Estate Planning Morbid Money: 8 Things to Do Before You Die

This estate planning checklist will make your (after)life much easier—especially for those you leave behind.

By Patty Onderko Illustration by Pui Yan Fong
PUBLISHED 01/06/2023 | 7 MINUTES

“You never know when a Mack Truck is going to run you over.” That blunt fact was delivered by William D. Kirchick, Esq., the past president of the National Association of Estate Planners & Councils, who has made a living out of reminding people of their own—possibly imminent—deaths. He doesn’t mince words, because, as an estate lawyer who helps clients safeguard their assets for heirs or charity, he has seen what happens when people don’t think about—and plan for—their earthly end of the road. 

For example, when you die without a legal will, called “dying intestate,” you hand over to the government the fate of your estate (basically everything you own) and the humans and/or animals who depend on you. And the government doesn’t know that your dog can’t stand your sister or that you wanted your money to go to your life partner instead of your parents (if you’re not legally married, your partner will likely have no claim on your estate).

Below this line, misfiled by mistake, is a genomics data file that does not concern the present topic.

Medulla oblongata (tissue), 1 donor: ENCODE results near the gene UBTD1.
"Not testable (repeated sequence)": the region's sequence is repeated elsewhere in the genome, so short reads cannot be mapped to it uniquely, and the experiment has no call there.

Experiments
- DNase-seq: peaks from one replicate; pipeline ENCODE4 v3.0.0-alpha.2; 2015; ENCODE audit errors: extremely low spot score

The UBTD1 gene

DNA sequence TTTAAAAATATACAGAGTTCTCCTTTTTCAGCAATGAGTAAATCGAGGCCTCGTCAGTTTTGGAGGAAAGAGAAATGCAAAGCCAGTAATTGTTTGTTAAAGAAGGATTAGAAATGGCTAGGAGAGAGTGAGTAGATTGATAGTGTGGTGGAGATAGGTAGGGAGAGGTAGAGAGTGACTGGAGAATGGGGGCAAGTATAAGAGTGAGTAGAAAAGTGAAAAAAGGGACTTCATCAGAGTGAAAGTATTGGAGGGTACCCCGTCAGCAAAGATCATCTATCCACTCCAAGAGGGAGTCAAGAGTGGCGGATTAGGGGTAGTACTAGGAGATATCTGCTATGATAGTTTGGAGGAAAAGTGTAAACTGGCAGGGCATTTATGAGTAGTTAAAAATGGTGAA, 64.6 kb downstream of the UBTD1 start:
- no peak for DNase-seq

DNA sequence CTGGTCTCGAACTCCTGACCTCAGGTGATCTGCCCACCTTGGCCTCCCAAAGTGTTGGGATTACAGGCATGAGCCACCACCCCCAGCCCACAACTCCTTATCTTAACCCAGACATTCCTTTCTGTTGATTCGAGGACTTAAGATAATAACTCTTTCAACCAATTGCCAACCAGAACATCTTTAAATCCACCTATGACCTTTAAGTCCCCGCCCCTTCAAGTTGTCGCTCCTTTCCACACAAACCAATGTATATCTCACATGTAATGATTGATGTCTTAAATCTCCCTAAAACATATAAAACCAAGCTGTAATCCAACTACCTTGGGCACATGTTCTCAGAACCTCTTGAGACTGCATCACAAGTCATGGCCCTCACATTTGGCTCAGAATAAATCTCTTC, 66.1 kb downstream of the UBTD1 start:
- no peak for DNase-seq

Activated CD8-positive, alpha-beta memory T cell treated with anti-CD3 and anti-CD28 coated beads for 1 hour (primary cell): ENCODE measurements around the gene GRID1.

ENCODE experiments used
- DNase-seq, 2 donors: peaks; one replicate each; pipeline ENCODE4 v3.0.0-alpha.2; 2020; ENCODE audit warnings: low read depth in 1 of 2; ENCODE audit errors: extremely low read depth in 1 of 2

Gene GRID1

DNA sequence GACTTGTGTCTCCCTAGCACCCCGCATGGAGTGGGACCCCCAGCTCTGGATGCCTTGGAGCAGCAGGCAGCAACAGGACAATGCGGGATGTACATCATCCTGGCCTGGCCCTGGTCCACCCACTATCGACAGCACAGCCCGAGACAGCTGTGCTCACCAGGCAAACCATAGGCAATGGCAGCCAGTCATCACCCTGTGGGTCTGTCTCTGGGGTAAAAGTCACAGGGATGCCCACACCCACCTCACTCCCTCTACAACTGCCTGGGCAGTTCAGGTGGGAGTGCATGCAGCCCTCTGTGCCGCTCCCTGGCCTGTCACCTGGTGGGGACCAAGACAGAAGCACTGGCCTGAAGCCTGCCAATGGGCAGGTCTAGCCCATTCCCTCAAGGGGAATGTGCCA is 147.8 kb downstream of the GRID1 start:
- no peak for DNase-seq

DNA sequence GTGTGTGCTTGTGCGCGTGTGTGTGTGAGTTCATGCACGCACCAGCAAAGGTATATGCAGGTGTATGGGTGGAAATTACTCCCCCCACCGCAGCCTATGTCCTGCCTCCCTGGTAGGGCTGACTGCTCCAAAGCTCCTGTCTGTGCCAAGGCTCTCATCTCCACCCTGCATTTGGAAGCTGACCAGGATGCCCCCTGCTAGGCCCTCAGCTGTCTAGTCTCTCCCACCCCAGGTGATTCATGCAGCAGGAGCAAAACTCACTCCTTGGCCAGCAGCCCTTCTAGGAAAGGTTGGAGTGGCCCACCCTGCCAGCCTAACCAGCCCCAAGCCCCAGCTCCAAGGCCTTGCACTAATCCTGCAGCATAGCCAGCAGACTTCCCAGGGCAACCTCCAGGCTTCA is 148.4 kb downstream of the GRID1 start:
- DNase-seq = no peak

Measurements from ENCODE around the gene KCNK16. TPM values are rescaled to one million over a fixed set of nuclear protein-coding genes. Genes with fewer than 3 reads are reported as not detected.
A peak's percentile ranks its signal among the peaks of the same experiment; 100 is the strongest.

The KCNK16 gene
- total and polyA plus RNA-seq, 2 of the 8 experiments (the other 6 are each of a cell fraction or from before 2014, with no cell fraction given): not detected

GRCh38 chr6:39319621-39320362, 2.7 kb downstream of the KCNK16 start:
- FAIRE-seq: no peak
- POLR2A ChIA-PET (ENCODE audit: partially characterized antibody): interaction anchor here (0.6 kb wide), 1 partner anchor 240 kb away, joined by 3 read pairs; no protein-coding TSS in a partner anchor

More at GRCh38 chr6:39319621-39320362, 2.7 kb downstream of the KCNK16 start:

Since we’re all going to die (yes, even those of us who are still in our 20s!), we might as well make things easier for the loved ones who, along with grieving our loss, will have to deal with the financial and logistical pieces of our lives. So don’t think of planning for death as a morbid chore, but rather as a final gift you can carefully craft, wrap and deliver to your family and friends. Here’s how to get started.

1. Write down your passwords. Compile a list of all the passwords you use for, well, everything: bank accounts, health insurance, utility providers, streaming services, gym memberships, wireless providers, your account and even your social media accounts. People will need to access your information, learn about your benefits, and cancel subscriptions and memberships, says Kirchick. “This is the number one thing people forget to do and it makes things infuriating for the people left behind.” You can use a password manager such as Bitwarden, Keeper or LastPass—just be sure to write down the passwords for those, too.